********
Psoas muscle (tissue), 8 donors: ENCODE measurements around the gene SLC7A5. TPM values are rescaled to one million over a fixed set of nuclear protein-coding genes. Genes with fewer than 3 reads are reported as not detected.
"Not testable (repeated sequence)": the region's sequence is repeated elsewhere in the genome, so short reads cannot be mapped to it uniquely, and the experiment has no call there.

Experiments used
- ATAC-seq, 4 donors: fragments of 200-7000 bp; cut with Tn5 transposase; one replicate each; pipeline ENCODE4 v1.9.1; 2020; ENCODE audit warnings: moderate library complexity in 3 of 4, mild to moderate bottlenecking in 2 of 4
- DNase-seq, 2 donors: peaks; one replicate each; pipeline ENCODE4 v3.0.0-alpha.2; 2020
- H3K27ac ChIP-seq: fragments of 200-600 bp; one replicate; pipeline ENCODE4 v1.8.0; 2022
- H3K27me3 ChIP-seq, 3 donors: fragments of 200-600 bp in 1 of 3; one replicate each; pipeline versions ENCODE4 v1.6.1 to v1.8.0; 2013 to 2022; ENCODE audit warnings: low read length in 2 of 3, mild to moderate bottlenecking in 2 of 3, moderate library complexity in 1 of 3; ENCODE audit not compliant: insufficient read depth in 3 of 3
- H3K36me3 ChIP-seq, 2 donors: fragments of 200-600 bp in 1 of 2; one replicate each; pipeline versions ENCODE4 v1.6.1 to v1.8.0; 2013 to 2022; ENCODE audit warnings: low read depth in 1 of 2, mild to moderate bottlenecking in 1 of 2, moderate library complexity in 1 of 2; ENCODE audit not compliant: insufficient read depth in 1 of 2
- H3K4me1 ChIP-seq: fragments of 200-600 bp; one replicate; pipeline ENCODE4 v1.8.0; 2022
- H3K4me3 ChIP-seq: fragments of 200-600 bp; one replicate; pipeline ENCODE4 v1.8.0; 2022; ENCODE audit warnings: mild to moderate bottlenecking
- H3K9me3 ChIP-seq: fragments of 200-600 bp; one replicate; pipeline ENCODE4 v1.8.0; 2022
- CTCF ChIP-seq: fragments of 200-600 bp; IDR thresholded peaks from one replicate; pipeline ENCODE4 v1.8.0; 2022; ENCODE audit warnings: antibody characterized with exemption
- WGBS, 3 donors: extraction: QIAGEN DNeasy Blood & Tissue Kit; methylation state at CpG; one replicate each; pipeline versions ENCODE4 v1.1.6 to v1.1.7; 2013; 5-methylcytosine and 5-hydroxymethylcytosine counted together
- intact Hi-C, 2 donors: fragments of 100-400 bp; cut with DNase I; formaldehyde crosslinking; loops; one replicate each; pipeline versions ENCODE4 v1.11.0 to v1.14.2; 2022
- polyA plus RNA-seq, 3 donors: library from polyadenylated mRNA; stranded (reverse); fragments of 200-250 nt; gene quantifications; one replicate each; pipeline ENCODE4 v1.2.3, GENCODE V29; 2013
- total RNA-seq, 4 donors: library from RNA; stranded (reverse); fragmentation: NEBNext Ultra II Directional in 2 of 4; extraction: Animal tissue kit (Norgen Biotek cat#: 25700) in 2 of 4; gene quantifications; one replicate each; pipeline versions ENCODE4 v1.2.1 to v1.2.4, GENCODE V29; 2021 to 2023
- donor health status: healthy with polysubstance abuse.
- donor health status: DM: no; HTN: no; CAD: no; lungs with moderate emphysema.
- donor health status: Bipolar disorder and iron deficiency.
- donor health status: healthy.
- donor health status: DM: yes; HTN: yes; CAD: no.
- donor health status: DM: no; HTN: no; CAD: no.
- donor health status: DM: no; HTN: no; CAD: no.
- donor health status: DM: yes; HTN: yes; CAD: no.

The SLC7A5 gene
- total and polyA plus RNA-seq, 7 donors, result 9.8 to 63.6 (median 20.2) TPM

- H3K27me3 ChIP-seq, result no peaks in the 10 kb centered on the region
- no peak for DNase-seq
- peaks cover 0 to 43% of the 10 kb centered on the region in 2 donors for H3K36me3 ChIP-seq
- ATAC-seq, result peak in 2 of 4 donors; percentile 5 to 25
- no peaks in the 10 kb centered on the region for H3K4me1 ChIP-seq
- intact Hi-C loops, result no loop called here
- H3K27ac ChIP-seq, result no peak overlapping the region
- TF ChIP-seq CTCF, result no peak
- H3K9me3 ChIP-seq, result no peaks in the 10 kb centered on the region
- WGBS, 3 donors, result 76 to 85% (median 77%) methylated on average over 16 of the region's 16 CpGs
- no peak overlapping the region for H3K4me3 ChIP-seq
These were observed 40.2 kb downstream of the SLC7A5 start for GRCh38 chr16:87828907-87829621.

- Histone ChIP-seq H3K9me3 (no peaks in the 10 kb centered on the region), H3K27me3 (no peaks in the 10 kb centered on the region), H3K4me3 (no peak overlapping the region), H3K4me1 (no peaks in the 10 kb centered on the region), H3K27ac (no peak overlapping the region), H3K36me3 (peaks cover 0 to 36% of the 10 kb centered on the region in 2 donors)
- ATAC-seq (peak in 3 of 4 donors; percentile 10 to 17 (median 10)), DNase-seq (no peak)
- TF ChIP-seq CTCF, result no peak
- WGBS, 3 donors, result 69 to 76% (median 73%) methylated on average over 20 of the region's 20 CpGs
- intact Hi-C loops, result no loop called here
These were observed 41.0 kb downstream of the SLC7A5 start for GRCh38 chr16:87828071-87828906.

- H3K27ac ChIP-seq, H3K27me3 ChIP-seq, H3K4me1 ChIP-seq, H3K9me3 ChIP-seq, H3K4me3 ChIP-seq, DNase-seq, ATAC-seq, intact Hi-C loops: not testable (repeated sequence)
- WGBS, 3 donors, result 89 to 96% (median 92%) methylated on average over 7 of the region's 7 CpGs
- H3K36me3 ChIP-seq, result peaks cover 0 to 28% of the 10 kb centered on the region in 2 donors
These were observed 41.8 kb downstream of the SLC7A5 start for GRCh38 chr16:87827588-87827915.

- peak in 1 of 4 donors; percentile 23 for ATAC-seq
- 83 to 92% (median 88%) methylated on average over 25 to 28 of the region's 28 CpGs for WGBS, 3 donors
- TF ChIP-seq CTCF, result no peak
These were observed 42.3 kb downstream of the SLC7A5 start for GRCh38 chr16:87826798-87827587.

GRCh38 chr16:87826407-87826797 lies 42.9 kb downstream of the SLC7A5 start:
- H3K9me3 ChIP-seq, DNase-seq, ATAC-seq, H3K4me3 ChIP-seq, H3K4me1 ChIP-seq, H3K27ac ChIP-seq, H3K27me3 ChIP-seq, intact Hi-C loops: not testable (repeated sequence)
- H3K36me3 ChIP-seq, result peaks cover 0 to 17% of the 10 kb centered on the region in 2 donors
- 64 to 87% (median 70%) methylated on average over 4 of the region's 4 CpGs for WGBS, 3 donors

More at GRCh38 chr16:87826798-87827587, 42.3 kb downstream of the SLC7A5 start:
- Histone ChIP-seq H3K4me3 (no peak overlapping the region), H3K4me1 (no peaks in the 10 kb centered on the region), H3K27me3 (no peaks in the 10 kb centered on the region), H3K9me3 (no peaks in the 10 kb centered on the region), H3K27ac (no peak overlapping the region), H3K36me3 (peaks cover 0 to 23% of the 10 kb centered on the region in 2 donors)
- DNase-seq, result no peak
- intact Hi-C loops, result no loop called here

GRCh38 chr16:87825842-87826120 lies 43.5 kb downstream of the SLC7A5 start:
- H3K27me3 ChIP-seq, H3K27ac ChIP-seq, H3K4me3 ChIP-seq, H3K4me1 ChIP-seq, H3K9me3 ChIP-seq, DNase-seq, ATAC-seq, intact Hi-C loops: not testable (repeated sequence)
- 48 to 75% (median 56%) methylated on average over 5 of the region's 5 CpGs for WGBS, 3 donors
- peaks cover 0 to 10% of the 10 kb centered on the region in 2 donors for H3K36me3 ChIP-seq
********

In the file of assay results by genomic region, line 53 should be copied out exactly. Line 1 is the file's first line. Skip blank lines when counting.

GRCh38 chr16:87826407-87826797 lies 42.9 kb downstream of the SLC7A5 start: